The hottest item basketball fans can get their hands on right now is a LeBron James Los Angeles Lakers jersey. It’s been really hard to be a Lakers fan as of late, with the team going five seasons without an appearance in the postseason and two years without a superstar following Kobe Bean Bryant’s retirement. So it’s no surprise that the team’s wishy-washy fanbase is excited to show up late to games in droves again. They’ll also buy a ton of jerseys, given LeBron’s move to L.A. But it’s not only people from Los Angeles County who are going to have the number 23 splashed across their chest and back. The hordes of bandwagon fans floating around—who loved the Cavs, then the Heat, then the Cavs again—are going to be Lakers fans now. And they’re the worst people on the planet.
Before you get all mad, because I could be talking about you, and you declare you’ve always “been a LeBron fan,” here’s a tidbit: That’s not how sports work. If you want to be a fan of a single athlete, watch tennis or golf. Follow Roger Federer or Tiger Woods. The meaning of sports, at least from a fan’s perspective, is to connect yourself to your local team, or one that you have a geographic tie to, and love it till the end of time, through the inevitable ups and downs. The years of losing only make the wins that much better. Changing your favorite team is forbidden, and the only exception to the rule is that if your team moves markets, like the Seattle SuperSonics did. But I doubt fans of the Sonics are rooting for the Thunder. As soccer legend Eric Cantona put it, “You can change your wife, your politics, your religion, but never, never can you change your favorite football team.”
Let’s get back to the matter at hand: LeBron, the Lakers, and the people who are going to become fans of the team because of his move. This is nothing new for the franchise: How many people do you know who simply say, “I’m a Kobe fan”? Bryant only played for one team during his 20 seasons. Can you not just call yourself a Lakers fan? Why does your fandom have to be centered around one player? You can still like the team after the player leaves or retires.
I know there will be people who say this thinking is anti-LeBron, accusing me of not wanting to see him shine, not wanting him to get paid and win more. Nope. Not one bit. I don’t expect players to be loyal to teams. If they want to go somewhere else, by all means, go for it. Would it be nice if a fan favorite stayed with the team he’s played for for years and years? Absolutely. I also understand that teams don’t show loyalty to players like they should, and that causes some to think they shouldn’t be loyal to the team, which is still a cop-out, but I doubt that’s the reason that the majority of people are bandwagon fans.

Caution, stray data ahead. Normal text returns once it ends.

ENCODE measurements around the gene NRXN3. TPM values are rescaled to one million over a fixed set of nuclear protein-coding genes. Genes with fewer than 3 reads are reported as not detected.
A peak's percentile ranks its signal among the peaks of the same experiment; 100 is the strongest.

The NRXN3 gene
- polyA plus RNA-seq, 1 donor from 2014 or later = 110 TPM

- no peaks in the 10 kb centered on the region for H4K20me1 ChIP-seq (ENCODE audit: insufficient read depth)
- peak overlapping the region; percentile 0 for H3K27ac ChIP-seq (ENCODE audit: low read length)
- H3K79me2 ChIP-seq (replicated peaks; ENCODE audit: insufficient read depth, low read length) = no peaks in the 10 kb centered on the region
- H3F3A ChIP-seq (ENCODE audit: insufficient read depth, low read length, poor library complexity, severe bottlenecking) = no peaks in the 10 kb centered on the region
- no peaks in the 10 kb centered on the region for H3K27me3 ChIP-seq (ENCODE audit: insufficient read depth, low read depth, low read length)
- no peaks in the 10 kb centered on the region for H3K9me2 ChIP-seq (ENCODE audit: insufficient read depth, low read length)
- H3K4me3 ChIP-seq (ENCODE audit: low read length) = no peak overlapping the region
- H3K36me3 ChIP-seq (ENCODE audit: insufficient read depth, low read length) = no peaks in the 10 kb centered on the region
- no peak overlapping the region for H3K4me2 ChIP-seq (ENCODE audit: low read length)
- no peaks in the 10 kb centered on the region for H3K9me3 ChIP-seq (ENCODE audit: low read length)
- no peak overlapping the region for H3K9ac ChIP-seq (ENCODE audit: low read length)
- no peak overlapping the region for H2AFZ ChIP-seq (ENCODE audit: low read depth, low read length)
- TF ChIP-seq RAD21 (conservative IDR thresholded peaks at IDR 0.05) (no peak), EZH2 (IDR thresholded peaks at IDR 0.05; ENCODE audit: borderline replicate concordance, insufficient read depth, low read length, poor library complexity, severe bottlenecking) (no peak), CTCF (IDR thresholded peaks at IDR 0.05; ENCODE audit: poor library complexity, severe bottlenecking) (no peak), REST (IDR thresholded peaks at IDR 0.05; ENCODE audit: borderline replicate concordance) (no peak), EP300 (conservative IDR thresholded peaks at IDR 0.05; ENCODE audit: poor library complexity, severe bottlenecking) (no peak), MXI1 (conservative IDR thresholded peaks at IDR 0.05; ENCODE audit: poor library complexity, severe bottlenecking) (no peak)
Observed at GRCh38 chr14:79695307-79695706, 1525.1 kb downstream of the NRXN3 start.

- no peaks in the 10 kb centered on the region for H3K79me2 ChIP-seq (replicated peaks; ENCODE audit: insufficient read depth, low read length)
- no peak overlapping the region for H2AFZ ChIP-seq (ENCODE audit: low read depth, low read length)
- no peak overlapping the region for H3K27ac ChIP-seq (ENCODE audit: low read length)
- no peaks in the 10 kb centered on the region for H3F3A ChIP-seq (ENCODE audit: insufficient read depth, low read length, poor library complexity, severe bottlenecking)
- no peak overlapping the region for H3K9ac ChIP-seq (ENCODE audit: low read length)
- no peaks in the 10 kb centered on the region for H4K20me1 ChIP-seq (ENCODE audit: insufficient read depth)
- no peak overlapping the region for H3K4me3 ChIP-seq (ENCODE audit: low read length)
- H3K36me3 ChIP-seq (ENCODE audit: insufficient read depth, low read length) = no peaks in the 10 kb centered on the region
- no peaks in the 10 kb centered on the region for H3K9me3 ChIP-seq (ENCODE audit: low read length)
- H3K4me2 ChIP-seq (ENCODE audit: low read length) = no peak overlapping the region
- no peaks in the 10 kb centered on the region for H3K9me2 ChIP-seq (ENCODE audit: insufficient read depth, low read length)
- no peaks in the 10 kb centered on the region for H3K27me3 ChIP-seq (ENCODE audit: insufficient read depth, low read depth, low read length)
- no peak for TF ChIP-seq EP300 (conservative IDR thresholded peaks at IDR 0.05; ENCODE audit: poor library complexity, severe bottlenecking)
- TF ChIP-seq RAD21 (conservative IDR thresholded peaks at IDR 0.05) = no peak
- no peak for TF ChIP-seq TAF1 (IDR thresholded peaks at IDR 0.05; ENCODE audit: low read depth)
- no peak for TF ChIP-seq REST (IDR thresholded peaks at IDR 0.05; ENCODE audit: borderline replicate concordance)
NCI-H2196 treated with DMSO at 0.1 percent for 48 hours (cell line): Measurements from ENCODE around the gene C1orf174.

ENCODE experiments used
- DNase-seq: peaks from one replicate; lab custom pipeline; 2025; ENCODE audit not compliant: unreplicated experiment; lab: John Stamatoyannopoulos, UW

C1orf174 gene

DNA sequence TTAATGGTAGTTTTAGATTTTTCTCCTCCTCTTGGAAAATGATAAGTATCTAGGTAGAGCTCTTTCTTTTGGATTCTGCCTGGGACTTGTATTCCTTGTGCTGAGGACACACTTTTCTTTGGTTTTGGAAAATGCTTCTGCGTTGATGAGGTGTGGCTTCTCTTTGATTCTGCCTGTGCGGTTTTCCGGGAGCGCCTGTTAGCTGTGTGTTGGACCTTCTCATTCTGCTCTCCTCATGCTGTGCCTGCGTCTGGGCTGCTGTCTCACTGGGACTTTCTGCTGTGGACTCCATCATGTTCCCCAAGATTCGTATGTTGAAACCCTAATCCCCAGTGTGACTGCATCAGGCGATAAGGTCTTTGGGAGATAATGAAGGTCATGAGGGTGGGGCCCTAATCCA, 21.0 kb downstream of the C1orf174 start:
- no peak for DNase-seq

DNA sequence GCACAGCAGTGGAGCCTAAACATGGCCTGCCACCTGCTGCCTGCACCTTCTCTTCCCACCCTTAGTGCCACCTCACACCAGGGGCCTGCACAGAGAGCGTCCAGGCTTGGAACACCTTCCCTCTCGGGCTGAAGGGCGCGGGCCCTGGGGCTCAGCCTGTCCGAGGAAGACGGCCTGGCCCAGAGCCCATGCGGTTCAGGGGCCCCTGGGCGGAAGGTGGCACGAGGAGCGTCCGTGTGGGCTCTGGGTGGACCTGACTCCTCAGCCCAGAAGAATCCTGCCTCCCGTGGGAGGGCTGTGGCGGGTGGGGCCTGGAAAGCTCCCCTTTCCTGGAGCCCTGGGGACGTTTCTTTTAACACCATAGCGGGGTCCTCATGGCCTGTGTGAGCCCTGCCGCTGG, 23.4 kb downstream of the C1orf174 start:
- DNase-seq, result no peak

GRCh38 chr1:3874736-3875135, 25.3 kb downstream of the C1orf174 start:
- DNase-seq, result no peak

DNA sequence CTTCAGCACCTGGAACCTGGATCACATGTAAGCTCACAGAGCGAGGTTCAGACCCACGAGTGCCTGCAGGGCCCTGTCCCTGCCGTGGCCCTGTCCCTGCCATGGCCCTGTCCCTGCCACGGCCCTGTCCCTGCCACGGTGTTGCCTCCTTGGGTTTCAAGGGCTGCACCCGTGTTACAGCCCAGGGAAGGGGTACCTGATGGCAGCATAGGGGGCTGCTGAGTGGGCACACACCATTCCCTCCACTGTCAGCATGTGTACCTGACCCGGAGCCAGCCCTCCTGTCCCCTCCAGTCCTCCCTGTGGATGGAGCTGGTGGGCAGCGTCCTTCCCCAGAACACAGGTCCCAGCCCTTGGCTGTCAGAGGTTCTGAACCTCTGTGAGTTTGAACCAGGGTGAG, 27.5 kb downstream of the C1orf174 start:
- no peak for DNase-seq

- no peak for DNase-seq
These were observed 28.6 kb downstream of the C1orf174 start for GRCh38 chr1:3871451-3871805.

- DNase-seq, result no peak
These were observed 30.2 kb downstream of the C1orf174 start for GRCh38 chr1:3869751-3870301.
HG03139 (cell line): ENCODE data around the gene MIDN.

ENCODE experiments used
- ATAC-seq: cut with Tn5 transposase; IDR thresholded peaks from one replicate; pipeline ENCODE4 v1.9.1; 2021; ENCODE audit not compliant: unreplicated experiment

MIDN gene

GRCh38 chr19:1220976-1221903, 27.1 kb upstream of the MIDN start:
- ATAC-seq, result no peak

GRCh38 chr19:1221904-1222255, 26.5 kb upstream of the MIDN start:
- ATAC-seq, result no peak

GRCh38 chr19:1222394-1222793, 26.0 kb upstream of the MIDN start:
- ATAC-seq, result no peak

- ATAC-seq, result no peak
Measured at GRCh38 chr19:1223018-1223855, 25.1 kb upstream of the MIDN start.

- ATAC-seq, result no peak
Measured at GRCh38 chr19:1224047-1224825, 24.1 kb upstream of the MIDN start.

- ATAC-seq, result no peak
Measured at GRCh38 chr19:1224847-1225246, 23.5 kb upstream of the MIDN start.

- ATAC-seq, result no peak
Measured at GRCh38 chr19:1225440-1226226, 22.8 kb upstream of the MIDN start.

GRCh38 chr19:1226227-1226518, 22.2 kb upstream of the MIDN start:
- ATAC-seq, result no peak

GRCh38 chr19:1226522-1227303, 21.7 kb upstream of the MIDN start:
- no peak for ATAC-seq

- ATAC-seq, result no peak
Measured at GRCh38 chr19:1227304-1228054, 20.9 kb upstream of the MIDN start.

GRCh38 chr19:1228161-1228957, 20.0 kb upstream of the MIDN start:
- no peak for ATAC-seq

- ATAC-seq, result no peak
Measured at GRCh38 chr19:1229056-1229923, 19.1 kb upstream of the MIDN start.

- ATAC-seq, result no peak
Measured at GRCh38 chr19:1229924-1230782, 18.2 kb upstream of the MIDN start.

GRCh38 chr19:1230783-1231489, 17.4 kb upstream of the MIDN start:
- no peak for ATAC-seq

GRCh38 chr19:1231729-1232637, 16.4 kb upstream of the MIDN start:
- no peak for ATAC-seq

We live in an era of highlight reels, where people find their favorite teams through clips on Instagram. They want to follow the best player, or play with them in a video game. I know people who became Atlanta Falcons fans just because of Michael Vick in Madden 2004. I doubt they still follow the team.
Nearly every kid you knew growing up was a Michael Jordan fan and loved the Bulls, only to be disheartened by the post-Jordan team. It’s no different when LeBron, Kobe, and even Russell Westbrook came on the scene. I’m not saying you can’t like these guys, either. By all means, be fans of them, too. But have a team and be loyal to it. It’s deeper than just liking a sports team. Are you the asshole from your hometown who actively hopes your local teams lose? Go to hell, and swiftly.
That’s the beauty of sports, or at least watching them and caring about them. Sometimes you lose. Sometimes things suck. Sometimes your team is the bottom of the barrel, but you stick by it. What’s the point of always following the best player and the team they’re on? You know how everyone talks a boatload of shit about Golden State Warriors fans, but how none of them could identify Chris Mullin or know that Mr. Cooper was the greatest ever to lace it up for the organization? Those who are fans of LeBron and no one else are the same people. Except those people actually like a team, although we’ll see how long that lasts.
The best sports experiences I’ve had have centered around being with friends and collectively cheering for the home team to win. I remember Game 4 of the 2008 NBA Finals, when I was at a bar in Boston, packed to the brim, everyone loaded on dollar beers, and the Celtics completed the biggest comeback in NBA Finals history against the Lakers. The energy was unreal. Only thing negative about the situation was that there was one guy in a Kobe jersey there. Was he a Los Angeles fan? I don’t know. But I bet he would have told you he was a “Kobe fan.” Either way, the guy sucked and the Lakers lost, and he fucking ran out of the bar 30 seconds before the game ended and people emptied onto Commonwealth Avenue. Moral of the story: Don’t be that guy. That guy sucks. And don’t change your team. Ever.